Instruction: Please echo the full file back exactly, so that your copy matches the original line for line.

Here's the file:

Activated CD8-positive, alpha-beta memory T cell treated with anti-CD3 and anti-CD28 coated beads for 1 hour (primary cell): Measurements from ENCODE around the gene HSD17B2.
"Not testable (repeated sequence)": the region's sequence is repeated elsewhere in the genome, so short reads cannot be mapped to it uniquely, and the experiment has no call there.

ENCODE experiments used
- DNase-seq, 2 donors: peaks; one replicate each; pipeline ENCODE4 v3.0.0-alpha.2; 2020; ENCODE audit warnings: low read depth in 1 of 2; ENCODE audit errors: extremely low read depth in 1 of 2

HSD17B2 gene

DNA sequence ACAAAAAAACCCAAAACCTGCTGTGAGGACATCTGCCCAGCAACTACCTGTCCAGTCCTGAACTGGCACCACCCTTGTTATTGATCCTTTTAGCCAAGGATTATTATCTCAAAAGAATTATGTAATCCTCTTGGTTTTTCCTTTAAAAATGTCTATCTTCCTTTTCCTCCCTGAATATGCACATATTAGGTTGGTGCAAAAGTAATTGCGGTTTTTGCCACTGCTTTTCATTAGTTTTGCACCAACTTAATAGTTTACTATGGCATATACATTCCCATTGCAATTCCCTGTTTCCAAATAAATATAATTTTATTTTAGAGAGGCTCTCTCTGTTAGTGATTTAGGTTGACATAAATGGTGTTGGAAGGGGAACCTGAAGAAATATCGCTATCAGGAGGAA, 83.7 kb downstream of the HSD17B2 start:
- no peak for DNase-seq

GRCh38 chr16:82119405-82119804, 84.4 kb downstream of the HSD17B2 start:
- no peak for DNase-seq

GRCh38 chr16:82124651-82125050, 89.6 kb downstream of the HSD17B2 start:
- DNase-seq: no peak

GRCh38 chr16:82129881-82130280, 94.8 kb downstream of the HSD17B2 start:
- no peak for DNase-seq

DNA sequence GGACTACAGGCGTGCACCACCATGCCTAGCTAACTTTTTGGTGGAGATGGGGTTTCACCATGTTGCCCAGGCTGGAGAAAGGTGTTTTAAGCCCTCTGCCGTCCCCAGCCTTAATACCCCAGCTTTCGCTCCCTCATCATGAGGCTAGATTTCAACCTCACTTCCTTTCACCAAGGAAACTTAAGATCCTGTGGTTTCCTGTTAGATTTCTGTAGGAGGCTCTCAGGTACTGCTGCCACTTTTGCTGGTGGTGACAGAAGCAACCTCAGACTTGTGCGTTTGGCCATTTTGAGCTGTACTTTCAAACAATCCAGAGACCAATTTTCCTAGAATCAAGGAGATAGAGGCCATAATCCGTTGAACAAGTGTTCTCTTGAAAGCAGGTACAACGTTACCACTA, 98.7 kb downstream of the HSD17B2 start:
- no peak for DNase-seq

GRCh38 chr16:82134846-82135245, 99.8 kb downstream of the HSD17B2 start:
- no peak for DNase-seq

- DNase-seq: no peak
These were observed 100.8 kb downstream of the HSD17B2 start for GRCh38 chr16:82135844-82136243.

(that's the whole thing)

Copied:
Activated CD8-positive, alpha-beta memory T cell treated with anti-CD3 and anti-CD28 coated beads for 1 hour (primary cell): Measurements from ENCODE around the gene HSD17B2.
"Not testable (repeated sequence)": the region's sequence is repeated elsewhere in the genome, so short reads cannot be mapped to it uniquely, and the experiment has no call there.

ENCODE experiments used
- DNase-seq, 2 donors: peaks; one replicate each; pipeline ENCODE4 v3.0.0-alpha.2; 2020; ENCODE audit warnings: low read depth in 1 of 2; ENCODE audit errors: extremely low read depth in 1 of 2

HSD17B2 gene

DNA sequence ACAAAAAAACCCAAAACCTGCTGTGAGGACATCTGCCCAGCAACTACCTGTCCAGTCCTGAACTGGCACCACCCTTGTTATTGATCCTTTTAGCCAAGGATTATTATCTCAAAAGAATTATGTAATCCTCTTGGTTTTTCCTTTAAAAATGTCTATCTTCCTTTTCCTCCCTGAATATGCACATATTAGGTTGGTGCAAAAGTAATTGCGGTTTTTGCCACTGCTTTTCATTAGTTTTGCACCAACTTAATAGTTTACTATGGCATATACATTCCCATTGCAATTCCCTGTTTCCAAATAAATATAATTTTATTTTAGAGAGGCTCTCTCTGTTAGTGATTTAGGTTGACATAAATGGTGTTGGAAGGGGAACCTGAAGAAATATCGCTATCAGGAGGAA, 83.7 kb downstream of the HSD17B2 start:
- no peak for DNase-seq

GRCh38 chr16:82119405-82119804, 84.4 kb downstream of the HSD17B2 start:
- no peak for DNase-seq

GRCh38 chr16:82124651-82125050, 89.6 kb downstream of the HSD17B2 start:
- DNase-seq: no peak

GRCh38 chr16:82129881-82130280, 94.8 kb downstream of the HSD17B2 start:
- no peak for DNase-seq

DNA sequence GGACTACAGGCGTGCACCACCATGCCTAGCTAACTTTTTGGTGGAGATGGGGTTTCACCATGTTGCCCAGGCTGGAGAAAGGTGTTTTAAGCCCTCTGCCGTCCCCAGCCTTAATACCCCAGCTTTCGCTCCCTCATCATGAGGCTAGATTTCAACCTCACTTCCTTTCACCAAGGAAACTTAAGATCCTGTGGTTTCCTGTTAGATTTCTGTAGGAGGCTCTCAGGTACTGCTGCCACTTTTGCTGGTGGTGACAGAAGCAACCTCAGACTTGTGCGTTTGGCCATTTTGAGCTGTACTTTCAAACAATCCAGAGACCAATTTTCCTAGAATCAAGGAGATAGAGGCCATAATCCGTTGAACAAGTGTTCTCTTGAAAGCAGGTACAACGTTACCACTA, 98.7 kb downstream of the HSD17B2 start:
- no peak for DNase-seq

GRCh38 chr16:82134846-82135245, 99.8 kb downstream of the HSD17B2 start:
- no peak for DNase-seq

- DNase-seq: no peak
These were observed 100.8 kb downstream of the HSD17B2 start for GRCh38 chr16:82135844-82136243.